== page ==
I feel we probably did more research prior to getting this than most people would ever do, and we honestly couldn’t find anything that ticked the boxes better. There are some nicer units out there, but they are priced accordingly, and we’d be spending at least 50 – 100% more than what we did, which is a lot of travel money. To date, I haven’t seen anything better for similar money, and that’s awesome as it means we did a good job in choosing the Hybrid Camper to begin with (and got lucky with the timing!).

That said, I love the Reconn R4 (slightly bigger model) with an ensuite, but in single axle configuration it would have a tow ball weight that is too heavy for our Dmax (in terms of GVM and rear axle weight), and in dual axle it would be physically too heavy to tow. The empty weight of a Reconn R4 is about the same weight as our fully loaded Reconn R2, and that’s without considering the money difference. They’re also quite a bit heavier, and don’t have nearly as good clearance as the R2, particularly around the entry door.

Dmax and Reconn in the Pilbara
The Reconn R4 would be amazing at times, but there’s a whole range of downsides too

We’d literally be throwing another 50 – 70k at it, and we would need a change of tow vehicles to do it legally, and even if we didn’t have to change vehicles, we can’t see the improvements being worth that sort of extra money.

Inevitably we’ll end up with a caravan and different tow vehicle at some point in our lives, but its not planned for any time soon, and we’re really enjoying life on the road on the Reconn R2.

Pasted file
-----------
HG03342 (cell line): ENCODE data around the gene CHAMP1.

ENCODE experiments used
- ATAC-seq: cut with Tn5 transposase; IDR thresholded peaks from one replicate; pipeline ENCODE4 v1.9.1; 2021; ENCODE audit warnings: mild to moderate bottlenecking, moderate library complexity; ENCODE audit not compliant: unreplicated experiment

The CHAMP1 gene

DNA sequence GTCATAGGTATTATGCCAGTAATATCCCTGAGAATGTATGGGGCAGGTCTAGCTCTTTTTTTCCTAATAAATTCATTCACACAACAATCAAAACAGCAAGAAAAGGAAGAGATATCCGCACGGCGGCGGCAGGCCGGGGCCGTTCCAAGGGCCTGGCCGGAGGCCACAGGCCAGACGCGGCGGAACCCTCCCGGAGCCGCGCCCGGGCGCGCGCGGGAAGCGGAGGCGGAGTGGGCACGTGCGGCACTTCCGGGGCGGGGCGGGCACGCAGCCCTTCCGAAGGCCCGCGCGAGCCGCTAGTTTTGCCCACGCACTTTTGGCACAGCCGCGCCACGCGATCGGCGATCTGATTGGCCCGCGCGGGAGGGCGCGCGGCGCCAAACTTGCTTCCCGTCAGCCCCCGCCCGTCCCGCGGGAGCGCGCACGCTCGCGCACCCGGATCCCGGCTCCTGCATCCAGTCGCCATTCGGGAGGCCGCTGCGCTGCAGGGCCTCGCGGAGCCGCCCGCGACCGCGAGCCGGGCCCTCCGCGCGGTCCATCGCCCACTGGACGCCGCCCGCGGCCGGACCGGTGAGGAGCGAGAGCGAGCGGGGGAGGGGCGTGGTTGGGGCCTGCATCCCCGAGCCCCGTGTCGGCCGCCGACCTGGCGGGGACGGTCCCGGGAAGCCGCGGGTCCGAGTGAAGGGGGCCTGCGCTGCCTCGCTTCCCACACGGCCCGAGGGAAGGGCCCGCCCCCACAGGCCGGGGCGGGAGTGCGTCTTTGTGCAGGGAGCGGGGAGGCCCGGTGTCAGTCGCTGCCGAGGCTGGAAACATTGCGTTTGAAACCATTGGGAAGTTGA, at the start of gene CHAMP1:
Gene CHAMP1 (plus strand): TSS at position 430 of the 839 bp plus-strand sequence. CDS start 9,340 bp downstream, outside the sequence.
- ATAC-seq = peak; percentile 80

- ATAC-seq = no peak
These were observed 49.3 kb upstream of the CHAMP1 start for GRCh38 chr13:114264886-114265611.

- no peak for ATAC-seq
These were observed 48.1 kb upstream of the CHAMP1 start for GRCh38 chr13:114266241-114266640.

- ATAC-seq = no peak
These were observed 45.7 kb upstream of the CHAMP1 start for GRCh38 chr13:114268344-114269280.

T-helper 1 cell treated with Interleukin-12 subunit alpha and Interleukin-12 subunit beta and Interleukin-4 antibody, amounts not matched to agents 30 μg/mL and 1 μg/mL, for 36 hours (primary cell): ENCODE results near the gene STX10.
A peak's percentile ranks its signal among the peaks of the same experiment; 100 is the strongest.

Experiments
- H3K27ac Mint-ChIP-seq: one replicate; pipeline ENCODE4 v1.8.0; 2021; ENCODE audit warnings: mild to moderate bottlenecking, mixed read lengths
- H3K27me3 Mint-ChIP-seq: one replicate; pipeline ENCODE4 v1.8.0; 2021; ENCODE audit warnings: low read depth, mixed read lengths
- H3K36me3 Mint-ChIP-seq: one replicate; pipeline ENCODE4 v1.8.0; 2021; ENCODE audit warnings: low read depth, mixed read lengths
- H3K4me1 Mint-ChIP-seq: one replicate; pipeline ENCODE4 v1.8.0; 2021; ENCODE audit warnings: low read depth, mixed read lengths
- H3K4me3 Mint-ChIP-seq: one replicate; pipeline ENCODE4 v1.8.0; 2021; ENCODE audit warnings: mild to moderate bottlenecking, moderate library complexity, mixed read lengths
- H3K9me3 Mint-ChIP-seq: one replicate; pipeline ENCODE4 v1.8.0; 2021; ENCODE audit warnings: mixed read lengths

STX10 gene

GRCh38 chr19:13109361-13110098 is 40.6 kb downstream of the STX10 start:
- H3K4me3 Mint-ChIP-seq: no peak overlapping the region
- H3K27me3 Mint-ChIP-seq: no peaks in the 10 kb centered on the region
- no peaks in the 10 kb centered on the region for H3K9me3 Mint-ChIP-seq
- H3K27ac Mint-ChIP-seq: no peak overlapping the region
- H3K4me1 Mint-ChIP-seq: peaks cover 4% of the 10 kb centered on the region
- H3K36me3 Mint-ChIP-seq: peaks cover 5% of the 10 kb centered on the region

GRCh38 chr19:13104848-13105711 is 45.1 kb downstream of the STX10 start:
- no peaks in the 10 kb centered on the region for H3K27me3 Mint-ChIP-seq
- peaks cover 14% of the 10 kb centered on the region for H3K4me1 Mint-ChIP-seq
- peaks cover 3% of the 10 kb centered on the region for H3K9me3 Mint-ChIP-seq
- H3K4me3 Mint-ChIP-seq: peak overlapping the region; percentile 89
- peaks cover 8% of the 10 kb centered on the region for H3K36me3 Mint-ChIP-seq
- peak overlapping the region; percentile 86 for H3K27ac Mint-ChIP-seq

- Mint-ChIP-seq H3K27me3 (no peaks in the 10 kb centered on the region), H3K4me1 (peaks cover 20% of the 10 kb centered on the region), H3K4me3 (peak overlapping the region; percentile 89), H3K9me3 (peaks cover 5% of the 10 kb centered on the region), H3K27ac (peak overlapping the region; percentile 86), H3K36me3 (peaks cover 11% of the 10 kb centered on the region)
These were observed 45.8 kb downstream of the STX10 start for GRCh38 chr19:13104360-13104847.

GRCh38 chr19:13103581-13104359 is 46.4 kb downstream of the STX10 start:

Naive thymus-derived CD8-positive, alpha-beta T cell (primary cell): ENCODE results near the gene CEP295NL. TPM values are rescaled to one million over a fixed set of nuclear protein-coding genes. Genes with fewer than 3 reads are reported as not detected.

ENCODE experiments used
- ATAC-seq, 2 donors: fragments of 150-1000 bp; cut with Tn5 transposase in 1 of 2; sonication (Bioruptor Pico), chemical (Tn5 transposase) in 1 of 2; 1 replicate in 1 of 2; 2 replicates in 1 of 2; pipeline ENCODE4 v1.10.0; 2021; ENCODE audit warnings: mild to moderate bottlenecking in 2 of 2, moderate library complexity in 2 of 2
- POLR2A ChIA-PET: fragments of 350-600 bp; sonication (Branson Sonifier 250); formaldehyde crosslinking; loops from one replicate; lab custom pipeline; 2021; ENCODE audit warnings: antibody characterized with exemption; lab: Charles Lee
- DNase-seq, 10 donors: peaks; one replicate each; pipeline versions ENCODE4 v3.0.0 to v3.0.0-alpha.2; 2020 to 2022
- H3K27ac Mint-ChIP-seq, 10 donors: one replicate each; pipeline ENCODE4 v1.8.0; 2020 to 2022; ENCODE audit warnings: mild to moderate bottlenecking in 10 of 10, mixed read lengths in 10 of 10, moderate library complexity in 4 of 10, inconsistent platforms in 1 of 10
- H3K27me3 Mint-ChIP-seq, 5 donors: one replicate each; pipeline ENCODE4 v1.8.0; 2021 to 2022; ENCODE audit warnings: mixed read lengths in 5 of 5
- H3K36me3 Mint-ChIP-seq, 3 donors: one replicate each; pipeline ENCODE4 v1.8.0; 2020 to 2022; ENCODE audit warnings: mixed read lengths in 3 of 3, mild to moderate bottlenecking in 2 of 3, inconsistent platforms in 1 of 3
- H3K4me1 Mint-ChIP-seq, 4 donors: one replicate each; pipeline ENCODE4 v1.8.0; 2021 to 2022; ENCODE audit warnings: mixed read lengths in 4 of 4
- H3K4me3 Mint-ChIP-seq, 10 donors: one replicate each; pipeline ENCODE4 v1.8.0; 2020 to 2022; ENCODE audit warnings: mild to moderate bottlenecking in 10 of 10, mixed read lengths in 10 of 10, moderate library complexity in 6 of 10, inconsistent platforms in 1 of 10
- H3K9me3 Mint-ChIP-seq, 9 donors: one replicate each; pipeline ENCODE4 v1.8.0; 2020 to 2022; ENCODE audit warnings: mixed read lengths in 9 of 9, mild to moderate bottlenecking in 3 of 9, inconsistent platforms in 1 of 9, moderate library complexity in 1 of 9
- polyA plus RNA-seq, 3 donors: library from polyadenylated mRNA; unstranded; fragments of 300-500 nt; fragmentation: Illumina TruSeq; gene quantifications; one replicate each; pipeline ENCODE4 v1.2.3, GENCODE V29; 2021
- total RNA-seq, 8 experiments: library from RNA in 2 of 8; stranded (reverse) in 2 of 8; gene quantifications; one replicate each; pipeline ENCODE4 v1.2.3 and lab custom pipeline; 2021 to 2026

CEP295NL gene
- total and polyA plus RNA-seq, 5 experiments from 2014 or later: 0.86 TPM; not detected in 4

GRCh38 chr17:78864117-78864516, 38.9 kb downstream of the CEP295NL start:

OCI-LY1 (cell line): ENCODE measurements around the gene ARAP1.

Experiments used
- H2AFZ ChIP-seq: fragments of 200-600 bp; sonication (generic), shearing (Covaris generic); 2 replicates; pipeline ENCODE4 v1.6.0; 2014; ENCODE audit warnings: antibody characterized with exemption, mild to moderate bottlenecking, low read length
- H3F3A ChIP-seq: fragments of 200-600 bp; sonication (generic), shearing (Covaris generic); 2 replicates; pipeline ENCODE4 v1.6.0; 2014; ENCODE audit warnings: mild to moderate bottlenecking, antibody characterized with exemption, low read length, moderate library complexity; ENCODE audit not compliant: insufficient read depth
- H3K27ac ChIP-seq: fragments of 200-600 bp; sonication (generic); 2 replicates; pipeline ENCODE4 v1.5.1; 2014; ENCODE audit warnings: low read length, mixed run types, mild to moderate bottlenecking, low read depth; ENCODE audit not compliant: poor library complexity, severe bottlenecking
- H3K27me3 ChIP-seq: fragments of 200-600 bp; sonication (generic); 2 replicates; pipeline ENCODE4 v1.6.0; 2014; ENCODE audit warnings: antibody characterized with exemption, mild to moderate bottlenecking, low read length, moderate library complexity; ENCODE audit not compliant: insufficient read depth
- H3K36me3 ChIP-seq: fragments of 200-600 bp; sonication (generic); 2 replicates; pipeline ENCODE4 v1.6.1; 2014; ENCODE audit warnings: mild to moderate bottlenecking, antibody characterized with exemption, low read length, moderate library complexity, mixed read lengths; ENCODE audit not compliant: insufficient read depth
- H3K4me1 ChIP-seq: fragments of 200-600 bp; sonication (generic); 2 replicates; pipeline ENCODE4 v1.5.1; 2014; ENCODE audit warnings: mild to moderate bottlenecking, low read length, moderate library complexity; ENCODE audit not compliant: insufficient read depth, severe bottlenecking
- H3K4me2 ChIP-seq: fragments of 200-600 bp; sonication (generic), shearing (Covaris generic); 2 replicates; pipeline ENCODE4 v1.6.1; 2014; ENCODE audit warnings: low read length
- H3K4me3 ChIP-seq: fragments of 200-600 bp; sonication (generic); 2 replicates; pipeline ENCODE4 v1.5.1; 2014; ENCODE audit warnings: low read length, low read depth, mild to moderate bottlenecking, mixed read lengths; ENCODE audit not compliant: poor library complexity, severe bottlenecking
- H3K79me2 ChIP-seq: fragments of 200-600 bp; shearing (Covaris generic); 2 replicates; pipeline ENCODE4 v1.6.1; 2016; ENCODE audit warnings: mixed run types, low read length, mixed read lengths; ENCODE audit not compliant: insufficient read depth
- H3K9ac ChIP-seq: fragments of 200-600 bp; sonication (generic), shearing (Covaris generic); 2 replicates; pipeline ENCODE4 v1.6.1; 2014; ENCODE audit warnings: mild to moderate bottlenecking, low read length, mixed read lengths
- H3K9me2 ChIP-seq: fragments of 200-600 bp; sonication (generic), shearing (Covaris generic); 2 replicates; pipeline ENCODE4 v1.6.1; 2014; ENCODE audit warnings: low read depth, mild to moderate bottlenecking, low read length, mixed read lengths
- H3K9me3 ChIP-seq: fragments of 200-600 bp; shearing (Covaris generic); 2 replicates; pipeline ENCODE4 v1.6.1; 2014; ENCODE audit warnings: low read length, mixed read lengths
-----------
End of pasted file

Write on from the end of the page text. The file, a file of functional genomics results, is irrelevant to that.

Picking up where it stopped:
At 51k, plus about 5k on upgrades (lithium batteries and solar, cutlery drawer and some other bits and pieces), our cost per night away (excluding registration and insurance etc) is around $124 per night, and by the time we finish our lap (if we do 2 years) that will be down at around 54 bucks a night, and we should have spent more than a thousand nights in it, which is absolutely mental.

Living out of our Reconn R2
We’re 5 months into our Lap of Australia, and our Reconn R2 is our home on wheels

We’ve always used it a lot though; I never had any annual leave at work. We literally spent every single hour that was accrued travelling this great country, and often did it with careful planning (like taking 3 days off to get 10 off, and so forth), and racked up the nights pretty quickly.

Get what works for you

I suppose the moral of the story is that you can’t do too much research, and if you really know what works for you, you can get something and use it over and over again and still love it. I hate things that don’t work, and if we found the Reconn R2 just didn’t cut the mustard we simply wouldn’t have it anymore.

We love our Lifestyle Reconn R2, and would happily (and have done) recommend them to anyone looking for something similar, providing you have the same interests, and attitude as we do!

Our home on wheels
The Reconn R2 is a solid unit, and we’re wrapped with it